We’re fortunate. Our social enterprise, Dobility, celebrates its fifth anniversary this year. As we mark the milestone we have thousands of users across nearly 150 countries, an expanding global team, and a healthy “rainy day” fund. Dobility’s financial structure is also simple, owing to our decision to bootstrap the firm’s growth since incorporating in 2012. Given our good fortune—luck that includes launching in the early years of an extended economic recovery—we have an outsized responsibility to help smooth the fundraising path for future social enterprises.
As the social enterprise sector grows, one of the more exciting vectors for innovation is financial. Coalitions such as the Impact Terms Project and organizations like Echoing Green are sharing resources and promoting new structures for funding double-bottom-line entities. Yet the impact investing, legal, and philanthropic communities don’t have sole responsibility to drive innovation in this space. Social enterprises like ours, which have the breathing room to explore alternative financing instruments, also have a responsibility to help expand the set of options for the sector overall.
We operate in a field where social enterprises have historically hired teams of grant writers, and competed with each other for support from foundations. Although pursuing grant funding would have allowed Dobility more breathing room (and would have permitted us to sneak in a few vacations), we’re proud to have never applied for a single grant. The philanthropic sector is responsible for life-saving work, and we firmly believe that philanthropic dollars are better spent elsewhere than in software development—a field where the breathing room that grants provide has the perverse effect of decelerating technological improvements. A development project that might take a scrappy social enterprise four months and $250,000 can easily balloon to a $1.1 million, 18-month project with grant funding.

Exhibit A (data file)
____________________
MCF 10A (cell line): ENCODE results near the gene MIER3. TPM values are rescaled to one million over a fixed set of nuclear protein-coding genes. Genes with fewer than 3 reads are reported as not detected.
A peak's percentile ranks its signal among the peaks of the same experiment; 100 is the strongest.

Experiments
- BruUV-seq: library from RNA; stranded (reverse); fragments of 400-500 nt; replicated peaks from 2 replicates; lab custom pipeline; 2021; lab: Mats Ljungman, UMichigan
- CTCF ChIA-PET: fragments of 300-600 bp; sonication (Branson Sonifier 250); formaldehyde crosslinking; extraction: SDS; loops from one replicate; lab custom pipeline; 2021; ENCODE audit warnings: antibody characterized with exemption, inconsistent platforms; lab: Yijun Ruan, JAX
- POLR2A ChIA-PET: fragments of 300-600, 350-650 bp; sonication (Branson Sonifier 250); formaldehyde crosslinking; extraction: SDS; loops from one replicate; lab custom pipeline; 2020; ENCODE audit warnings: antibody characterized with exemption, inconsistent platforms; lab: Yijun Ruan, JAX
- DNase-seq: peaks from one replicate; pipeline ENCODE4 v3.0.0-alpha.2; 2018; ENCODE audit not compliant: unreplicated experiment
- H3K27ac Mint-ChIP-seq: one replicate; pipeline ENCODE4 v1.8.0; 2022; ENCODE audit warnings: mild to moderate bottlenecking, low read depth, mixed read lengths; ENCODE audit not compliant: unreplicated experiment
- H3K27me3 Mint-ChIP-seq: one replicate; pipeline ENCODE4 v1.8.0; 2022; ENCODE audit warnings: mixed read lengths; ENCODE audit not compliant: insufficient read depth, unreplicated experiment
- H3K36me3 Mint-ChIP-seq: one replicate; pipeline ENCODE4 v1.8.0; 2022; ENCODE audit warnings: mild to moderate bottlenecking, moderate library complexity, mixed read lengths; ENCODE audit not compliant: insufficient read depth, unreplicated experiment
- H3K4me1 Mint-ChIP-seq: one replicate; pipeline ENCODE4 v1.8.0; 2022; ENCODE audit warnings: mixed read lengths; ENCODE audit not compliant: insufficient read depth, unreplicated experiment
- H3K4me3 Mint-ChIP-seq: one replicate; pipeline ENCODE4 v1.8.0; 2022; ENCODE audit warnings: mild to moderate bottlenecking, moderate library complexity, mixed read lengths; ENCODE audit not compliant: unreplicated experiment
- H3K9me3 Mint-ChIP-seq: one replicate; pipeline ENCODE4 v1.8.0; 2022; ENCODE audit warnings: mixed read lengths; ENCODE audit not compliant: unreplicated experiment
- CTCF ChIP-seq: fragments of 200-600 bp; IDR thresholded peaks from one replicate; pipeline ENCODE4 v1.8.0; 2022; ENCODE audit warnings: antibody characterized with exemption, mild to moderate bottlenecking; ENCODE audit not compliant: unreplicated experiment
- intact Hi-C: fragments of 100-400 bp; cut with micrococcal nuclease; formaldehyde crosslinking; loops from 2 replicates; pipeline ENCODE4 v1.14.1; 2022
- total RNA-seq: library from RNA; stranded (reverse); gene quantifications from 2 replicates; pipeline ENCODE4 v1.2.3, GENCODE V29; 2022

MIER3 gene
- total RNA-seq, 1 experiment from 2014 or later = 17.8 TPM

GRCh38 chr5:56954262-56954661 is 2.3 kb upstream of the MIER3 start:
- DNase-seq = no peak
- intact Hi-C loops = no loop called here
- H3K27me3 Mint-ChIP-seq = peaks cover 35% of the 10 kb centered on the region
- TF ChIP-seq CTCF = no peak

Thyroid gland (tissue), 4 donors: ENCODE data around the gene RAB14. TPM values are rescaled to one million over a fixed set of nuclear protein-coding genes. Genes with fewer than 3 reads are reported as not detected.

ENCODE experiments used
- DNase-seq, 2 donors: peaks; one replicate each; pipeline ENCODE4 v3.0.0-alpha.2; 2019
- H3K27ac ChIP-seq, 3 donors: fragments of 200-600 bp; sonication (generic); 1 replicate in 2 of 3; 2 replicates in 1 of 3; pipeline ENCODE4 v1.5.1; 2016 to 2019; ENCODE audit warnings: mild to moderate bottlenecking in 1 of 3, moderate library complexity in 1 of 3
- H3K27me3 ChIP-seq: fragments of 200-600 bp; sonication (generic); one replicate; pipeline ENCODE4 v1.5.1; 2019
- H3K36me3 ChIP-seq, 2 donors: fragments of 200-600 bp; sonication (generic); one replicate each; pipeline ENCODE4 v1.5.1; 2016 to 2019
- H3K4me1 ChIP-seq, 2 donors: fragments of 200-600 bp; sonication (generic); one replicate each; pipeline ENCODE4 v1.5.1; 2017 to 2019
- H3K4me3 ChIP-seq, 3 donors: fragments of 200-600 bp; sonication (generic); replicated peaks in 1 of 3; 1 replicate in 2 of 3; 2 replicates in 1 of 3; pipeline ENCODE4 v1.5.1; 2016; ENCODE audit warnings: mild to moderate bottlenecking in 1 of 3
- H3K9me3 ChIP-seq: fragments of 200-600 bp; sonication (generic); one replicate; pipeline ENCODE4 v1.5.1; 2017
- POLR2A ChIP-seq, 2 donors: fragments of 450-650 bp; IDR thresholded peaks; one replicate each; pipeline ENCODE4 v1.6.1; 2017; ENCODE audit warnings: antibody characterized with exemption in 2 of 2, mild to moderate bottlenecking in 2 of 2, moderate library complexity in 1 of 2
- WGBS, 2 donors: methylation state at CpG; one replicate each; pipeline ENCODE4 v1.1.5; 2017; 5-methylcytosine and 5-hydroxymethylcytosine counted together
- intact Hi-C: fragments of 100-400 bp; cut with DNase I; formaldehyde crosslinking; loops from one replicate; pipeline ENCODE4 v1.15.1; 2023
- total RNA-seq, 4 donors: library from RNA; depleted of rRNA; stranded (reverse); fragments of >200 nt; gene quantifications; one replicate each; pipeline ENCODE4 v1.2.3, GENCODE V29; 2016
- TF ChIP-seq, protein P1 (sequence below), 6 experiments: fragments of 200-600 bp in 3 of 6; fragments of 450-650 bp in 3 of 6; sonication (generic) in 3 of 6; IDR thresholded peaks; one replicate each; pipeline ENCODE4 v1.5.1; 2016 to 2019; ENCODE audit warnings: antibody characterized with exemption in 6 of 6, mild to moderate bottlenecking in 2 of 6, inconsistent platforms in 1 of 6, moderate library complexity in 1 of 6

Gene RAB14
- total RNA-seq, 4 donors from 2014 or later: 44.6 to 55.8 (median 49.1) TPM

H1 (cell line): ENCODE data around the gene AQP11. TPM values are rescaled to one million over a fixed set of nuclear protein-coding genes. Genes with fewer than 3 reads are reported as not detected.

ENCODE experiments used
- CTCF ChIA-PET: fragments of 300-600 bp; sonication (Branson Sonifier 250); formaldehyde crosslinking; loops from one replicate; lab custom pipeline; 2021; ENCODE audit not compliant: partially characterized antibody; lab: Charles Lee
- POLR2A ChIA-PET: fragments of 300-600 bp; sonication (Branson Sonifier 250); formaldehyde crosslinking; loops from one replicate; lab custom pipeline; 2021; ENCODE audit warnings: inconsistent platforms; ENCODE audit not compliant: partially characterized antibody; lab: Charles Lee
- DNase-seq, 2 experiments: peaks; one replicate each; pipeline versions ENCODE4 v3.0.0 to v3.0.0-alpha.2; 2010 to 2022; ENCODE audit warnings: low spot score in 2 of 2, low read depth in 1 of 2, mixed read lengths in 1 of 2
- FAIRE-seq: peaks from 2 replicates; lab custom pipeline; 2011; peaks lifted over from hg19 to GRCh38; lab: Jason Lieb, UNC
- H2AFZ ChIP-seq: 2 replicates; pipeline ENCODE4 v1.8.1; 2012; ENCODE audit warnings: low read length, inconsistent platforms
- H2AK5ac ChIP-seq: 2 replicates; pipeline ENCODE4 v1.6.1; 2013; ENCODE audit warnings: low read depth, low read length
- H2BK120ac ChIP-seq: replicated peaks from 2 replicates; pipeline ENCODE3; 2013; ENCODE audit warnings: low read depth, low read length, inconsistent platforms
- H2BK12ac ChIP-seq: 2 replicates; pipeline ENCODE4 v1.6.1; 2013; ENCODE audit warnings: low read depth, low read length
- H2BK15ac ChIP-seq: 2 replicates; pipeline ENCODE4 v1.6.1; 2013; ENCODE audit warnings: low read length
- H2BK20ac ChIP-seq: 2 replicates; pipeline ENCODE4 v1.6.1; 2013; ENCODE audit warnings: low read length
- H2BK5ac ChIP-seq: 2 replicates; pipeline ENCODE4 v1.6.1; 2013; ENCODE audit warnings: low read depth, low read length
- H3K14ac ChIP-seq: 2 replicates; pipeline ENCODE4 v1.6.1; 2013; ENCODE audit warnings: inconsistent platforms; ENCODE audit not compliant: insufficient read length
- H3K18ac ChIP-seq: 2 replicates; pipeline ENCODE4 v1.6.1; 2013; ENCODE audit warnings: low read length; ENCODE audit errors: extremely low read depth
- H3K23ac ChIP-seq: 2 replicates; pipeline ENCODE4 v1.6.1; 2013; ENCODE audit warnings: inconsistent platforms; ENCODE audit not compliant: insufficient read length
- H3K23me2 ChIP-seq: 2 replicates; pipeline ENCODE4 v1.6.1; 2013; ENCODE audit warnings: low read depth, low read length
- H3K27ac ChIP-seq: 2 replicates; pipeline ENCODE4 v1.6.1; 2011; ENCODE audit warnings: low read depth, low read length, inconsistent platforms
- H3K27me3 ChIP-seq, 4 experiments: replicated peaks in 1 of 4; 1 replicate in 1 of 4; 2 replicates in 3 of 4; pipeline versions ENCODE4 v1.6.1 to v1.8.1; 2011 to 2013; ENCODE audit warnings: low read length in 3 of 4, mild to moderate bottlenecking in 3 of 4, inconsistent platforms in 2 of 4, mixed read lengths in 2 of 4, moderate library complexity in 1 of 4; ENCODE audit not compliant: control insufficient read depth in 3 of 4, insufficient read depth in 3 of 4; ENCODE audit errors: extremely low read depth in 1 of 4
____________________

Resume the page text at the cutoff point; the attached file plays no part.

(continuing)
Rather than invest a dime in the zero-sum game of competing with our own users for charitable dollars, we are committed to exploring alternative investment structures for our first broad fundraising round. For example, Dana Brakman Reiser and Steven Dean have proposed FLY Paper as a debt instrument that mutually commits impact investors and social entrepreneurs to their shared social mission. If a social entrepreneur were to “sell out” after taking on FLY Paper debt, any preferential terms they secured via their impact investment-oriented loan could be wiped out—as the FLY Paper would convert to equity along terms favorable to the impact investor (and unfavorable to the entrepreneur).
Commitment devices like FLY Paper can help expand the pool of capital available to worthy projects, by helping better align incentives between investors and social entrepreneurs. Such tools can meet the financial return and reassurance needs of impact investors, without distorting the behavior of social enterprises that are designed to maximize social contribution (rather than to produce a highly-lucrative exit for venture investors). As a community, we should do everything we can to accelerate the adoption of creative instruments like these. Even if pursuing the financial “road less traveled” is costlier to an enterprise like Dobility than following the well-worn path of pursuing grant funds or traditional equity investors would be, we believe it’s part of our social mission.
If you’re part of a social enterprise that’s also navigating challenges, opportunities, failures, and successes in impact investing, please join us in sharing your experiences with others. This might be through engaging with a local community such as our growing New England Impact Investing Initiative here in the Boston area, on blogs such as this one, or in any other venue. And please reach out to us via @SurveyCTO if you want to learn more about our own journey!
Originally posted on the Impact Terms Blog, part of the Impact Terms Project.